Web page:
well said charlie of the north
The more things 'change', the more they stay the same.
The failure has already occurred and continues every day Obama and Congress continue to support the Bush Afghanistan policy.
What are these people talking about? We already failed in Afghanistan.
This is the same failed logic The Shrub pushed down our throats. At this point who cares – BRING OUR TROOPS HOME
People don't seem to following the changes in Afghanistan and Pakistan. We have employed new stratigies and tactics under this administration. There is some evidence that these methods are working. The President said he would review these policies in December and that seems to me the time to have this disscusion. We drifted for eight years under the previous administration while the cancer that is the taliban grew in this region.
The policies being pursued now are good for our security and they are helpful to the people of Afghanistan that want to live a peaceful and secure life, free from fear of the Taliban. Our cause became Just, when we made it a goal to protect innocent lives and the civilian populations. Thats when we as Americans are at are best and when our values shine.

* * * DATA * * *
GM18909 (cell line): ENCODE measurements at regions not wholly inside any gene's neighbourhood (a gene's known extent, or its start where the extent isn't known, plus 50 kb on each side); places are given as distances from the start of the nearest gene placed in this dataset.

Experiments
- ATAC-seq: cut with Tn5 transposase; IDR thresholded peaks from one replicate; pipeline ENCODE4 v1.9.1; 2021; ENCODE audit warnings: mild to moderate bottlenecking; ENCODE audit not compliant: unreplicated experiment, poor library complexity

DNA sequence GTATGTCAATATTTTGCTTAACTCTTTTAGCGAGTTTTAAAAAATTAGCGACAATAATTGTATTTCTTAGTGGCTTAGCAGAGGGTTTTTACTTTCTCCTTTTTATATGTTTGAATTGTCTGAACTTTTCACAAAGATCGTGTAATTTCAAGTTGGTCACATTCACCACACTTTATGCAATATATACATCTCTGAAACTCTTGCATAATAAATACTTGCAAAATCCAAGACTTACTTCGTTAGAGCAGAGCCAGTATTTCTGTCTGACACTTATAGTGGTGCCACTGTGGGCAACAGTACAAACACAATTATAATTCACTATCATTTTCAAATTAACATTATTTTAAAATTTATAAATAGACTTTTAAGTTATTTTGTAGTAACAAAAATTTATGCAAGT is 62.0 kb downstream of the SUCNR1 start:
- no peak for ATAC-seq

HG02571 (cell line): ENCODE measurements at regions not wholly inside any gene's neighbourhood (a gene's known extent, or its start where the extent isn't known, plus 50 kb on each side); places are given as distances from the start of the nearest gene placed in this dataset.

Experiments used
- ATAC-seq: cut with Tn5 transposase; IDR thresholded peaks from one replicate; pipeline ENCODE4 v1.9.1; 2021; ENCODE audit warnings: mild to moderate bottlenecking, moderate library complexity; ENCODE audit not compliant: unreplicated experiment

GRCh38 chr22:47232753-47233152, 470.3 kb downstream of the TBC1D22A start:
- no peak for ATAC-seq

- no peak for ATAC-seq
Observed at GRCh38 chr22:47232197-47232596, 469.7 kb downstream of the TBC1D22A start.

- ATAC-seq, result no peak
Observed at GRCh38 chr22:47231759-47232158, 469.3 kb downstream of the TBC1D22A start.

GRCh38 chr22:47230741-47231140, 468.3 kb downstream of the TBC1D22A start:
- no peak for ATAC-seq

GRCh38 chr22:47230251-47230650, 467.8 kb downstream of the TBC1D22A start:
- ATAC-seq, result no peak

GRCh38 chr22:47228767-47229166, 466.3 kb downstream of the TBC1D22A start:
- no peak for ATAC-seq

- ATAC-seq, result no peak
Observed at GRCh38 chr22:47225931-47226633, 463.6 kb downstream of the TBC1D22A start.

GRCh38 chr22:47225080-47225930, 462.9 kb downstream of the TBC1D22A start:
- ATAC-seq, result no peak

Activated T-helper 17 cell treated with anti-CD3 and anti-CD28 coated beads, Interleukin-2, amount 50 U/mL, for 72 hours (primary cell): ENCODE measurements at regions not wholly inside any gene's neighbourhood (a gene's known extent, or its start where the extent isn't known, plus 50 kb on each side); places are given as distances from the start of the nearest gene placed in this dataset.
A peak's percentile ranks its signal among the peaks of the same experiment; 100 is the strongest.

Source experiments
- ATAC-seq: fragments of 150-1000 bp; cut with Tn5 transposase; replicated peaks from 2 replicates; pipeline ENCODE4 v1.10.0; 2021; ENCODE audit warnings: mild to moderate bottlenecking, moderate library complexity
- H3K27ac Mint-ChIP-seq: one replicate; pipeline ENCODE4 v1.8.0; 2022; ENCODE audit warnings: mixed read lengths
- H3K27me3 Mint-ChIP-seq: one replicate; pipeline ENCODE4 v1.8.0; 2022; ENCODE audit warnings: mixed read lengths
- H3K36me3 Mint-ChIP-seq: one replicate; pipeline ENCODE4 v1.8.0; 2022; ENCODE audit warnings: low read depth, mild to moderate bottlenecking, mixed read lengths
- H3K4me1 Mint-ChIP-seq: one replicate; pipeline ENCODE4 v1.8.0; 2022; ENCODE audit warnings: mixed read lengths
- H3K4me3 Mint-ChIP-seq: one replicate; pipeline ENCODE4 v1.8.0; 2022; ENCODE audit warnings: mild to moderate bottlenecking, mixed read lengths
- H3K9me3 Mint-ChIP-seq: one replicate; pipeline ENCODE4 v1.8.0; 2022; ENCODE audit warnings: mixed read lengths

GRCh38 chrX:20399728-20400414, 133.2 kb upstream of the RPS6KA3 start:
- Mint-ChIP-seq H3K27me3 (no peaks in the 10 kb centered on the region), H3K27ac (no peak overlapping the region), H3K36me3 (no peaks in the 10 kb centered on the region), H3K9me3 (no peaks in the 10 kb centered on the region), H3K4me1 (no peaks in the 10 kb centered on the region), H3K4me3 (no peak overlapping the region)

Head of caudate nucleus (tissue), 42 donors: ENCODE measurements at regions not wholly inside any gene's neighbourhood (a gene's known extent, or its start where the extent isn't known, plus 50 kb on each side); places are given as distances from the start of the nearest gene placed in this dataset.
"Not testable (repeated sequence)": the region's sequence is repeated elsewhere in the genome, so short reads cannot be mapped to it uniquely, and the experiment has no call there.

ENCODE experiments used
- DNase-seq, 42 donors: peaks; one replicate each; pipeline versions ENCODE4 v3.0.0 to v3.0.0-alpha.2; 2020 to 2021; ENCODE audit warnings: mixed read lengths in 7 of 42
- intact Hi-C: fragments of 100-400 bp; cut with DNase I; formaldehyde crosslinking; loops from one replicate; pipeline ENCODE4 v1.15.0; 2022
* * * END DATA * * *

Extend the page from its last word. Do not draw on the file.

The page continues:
These people are confused. They are operating under the assumption that stability comes from the top down. They think that if you can get a strong government in place then you will have a happy, productive and obedient people. That isn't how it happened here in the US. We started with an educated and self disciplined population that then created government to protect their rights. They will continue to fail in Iraq and Afghanistan for as long as they are there.
I think eventually we will win but only when the recovery looks less American and more regional. We need more support from the muslim community in the area for stabilizing the local area. Pakistan has stepped up just other party members need t oas well but we should have realized that partnership would be more difficult. I mean what nation over there isn't a theacracy, illiterate, and in general aren't considered a core country? Seriously they need to do the cultural healing in that area with commercials, radio broadcasting and other sources of media denouncing taliban and alqaeda not us and mean it when they say it.
With Obama in charge failure is very much an option.